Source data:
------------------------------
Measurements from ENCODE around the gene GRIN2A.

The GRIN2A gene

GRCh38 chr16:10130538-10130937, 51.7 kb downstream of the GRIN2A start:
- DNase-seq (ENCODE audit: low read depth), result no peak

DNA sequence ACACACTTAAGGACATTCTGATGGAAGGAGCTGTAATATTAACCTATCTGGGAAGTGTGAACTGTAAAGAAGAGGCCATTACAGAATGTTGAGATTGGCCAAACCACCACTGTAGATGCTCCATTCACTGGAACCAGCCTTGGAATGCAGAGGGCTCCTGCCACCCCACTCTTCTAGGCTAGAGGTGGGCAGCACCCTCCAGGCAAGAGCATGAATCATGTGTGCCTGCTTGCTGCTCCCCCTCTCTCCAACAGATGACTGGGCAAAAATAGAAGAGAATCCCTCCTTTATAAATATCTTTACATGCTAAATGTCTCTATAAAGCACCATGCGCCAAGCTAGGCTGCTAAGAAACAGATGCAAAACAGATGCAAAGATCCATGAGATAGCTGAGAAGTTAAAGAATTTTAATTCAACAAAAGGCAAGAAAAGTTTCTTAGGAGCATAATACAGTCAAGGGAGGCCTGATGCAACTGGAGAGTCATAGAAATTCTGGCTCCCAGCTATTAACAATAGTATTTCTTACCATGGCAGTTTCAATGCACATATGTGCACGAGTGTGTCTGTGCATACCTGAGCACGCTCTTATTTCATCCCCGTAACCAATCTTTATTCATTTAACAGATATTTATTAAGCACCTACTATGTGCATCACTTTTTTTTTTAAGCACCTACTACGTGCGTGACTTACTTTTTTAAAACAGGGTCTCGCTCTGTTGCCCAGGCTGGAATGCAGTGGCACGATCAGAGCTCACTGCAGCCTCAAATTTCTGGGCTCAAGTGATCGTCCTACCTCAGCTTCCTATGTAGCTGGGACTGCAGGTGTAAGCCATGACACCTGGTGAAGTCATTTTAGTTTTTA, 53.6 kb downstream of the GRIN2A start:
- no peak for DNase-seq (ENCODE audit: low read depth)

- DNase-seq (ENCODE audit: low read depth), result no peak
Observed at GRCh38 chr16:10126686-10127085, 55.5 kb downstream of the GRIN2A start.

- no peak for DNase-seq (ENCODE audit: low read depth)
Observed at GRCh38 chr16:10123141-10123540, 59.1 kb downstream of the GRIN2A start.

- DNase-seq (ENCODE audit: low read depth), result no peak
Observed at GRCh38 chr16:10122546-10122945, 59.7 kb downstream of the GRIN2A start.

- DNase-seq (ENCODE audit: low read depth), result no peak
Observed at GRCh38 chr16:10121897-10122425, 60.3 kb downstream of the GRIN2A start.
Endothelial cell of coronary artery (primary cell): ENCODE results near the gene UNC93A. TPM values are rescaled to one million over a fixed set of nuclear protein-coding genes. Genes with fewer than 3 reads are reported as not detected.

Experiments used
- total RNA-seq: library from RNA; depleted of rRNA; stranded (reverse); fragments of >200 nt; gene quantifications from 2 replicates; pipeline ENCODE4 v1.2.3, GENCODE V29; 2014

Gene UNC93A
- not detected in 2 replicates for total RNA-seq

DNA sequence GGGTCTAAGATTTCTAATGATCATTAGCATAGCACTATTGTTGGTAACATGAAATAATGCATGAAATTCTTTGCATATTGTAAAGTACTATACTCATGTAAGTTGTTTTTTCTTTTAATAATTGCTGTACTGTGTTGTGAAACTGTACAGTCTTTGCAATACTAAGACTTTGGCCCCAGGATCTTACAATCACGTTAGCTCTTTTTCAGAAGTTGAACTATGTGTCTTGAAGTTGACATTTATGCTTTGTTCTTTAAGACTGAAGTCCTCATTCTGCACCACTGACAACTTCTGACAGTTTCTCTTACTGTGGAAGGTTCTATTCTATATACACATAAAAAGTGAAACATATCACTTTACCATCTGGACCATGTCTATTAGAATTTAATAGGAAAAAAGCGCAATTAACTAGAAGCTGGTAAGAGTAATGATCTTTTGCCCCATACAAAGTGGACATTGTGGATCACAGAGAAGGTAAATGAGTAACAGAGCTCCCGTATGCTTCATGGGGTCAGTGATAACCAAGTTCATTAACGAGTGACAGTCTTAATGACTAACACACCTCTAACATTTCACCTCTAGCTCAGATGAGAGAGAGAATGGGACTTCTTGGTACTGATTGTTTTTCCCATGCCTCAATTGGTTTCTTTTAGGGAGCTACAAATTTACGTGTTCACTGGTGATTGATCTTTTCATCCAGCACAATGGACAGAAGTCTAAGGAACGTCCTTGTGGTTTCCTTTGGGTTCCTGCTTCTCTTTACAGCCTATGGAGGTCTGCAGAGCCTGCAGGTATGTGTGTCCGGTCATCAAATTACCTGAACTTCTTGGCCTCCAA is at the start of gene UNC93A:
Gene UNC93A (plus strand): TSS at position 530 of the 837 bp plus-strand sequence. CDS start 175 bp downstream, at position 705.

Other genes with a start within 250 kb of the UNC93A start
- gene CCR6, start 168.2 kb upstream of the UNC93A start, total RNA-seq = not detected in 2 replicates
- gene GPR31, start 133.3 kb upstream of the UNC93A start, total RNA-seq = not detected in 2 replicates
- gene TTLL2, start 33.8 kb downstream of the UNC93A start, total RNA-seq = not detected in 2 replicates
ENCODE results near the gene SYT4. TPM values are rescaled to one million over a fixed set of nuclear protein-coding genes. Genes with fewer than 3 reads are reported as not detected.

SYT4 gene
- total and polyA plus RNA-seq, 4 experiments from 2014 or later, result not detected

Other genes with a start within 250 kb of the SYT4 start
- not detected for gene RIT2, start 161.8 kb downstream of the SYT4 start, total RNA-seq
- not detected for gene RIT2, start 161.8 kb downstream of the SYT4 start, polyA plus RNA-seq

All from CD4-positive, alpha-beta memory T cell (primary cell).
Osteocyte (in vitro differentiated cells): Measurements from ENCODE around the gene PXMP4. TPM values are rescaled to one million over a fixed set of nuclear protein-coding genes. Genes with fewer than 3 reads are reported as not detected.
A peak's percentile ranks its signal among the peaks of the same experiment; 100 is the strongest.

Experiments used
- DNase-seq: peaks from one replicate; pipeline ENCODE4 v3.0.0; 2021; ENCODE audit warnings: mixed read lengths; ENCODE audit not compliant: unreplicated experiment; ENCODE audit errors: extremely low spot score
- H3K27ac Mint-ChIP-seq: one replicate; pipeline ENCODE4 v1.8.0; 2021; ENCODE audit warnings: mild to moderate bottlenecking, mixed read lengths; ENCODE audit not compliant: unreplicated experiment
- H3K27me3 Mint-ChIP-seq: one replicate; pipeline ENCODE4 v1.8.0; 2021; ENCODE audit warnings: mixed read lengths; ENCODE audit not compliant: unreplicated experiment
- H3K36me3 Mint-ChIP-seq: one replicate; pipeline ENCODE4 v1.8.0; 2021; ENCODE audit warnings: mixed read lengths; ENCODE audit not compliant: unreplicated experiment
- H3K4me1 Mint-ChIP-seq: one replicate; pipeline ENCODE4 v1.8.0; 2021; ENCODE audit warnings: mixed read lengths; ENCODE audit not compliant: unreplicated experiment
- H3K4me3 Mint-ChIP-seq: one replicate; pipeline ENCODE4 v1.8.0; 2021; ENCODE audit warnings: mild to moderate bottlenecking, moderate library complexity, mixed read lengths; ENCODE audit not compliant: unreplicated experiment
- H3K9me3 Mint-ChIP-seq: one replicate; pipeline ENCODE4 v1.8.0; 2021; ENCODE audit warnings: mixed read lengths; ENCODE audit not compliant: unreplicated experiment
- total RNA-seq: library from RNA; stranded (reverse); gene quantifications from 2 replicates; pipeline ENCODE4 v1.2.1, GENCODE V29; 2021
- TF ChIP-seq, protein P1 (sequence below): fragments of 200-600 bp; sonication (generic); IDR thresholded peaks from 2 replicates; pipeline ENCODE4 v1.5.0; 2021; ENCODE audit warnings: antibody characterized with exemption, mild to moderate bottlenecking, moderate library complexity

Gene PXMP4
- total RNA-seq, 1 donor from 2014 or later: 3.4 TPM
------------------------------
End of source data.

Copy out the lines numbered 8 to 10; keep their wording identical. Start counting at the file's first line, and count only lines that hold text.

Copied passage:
Observed at GRCh38 chr16:10126686-10127085, 55.5 kb downstream of the GRIN2A start.

- no peak for DNase-seq (ENCODE audit: low read depth)
Observed at GRCh38 chr16:10123141-10123540, 59.1 kb downstream of the GRIN2A start.